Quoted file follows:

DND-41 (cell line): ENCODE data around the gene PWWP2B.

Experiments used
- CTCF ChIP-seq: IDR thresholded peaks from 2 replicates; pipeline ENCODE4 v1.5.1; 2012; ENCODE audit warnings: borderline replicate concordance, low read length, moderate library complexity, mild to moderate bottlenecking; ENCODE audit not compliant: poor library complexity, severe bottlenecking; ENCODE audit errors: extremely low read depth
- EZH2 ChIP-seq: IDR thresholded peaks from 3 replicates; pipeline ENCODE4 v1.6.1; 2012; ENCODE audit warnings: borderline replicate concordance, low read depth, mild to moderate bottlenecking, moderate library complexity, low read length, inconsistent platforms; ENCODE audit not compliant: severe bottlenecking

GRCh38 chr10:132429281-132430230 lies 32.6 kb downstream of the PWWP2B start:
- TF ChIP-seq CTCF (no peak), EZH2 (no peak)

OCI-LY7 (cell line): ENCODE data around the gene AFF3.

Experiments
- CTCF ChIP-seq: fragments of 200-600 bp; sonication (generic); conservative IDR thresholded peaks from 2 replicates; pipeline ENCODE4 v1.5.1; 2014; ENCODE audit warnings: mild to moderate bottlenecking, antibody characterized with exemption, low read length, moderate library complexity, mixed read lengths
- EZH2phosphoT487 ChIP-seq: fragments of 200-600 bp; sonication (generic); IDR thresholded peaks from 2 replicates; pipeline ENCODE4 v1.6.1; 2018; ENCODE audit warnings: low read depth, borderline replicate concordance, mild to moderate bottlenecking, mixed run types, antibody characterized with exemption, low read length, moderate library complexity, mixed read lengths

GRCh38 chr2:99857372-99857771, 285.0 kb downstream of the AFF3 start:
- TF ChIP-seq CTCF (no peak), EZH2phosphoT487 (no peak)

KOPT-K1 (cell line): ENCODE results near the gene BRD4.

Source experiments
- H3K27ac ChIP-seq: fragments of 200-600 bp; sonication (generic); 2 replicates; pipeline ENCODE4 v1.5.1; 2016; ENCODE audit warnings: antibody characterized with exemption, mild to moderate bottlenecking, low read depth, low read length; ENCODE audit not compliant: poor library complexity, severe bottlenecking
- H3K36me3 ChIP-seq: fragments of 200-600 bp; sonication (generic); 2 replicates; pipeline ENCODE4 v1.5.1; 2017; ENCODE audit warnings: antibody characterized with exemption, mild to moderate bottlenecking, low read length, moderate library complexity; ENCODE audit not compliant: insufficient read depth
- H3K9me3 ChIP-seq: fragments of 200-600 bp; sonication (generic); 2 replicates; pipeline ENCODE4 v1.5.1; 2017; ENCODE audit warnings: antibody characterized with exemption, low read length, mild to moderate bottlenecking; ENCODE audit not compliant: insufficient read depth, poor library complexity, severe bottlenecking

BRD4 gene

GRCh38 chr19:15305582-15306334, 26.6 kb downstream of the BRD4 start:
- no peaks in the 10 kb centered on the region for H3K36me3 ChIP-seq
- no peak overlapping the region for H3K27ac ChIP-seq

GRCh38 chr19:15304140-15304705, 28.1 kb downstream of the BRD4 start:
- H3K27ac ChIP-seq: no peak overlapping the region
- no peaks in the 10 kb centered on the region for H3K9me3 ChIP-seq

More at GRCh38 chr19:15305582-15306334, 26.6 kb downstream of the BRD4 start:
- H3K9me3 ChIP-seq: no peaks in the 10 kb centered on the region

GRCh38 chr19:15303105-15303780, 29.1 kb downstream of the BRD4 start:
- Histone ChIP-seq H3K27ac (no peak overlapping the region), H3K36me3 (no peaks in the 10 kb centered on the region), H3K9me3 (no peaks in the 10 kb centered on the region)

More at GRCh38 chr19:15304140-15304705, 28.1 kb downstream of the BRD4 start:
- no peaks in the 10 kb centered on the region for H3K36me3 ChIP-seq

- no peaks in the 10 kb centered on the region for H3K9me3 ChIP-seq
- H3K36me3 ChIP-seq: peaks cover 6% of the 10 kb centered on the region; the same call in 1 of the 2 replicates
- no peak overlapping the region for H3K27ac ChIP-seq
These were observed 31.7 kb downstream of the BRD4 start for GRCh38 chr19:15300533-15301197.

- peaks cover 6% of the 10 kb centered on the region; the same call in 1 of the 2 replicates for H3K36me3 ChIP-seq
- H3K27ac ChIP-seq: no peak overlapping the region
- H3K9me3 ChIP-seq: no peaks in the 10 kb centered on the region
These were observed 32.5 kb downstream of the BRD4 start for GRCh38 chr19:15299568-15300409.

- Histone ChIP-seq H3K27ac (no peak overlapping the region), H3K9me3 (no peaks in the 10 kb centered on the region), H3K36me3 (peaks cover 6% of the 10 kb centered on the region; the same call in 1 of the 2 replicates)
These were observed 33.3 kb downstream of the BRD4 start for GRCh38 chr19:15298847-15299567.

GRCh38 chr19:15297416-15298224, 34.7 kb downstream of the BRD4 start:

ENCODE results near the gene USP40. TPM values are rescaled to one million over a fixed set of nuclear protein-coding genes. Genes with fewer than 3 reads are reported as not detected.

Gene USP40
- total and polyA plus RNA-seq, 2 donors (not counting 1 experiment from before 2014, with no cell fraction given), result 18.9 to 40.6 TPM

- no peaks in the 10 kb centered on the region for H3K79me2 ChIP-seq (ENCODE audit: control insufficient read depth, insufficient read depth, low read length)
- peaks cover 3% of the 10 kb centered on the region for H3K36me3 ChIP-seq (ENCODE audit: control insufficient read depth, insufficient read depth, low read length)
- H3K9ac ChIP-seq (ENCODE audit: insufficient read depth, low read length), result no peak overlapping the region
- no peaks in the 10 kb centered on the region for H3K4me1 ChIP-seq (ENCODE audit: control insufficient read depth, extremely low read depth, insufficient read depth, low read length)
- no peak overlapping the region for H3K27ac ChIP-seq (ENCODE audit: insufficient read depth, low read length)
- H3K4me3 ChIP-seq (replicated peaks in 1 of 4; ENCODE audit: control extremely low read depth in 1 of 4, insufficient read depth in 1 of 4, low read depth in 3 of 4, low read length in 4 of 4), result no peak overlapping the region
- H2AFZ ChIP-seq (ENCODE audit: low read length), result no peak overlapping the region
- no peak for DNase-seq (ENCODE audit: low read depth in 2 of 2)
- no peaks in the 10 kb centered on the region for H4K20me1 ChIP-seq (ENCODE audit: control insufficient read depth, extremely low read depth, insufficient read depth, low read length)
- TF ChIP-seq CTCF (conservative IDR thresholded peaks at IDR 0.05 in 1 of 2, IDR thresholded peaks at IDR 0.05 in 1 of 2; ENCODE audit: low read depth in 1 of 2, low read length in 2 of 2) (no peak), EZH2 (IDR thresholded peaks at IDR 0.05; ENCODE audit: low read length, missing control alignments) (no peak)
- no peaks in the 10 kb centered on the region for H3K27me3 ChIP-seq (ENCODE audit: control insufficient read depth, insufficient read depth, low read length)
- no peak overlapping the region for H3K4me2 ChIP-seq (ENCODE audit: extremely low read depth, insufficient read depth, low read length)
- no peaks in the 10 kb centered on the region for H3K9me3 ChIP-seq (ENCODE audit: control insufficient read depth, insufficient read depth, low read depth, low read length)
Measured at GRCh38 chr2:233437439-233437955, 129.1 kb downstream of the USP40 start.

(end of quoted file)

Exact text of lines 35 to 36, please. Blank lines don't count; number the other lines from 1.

- peaks cover 6% of the 10 kb centered on the region; the same call in 1 of the 2 replicates for H3K36me3 ChIP-seq
- H3K27ac ChIP-seq: no peak overlapping the region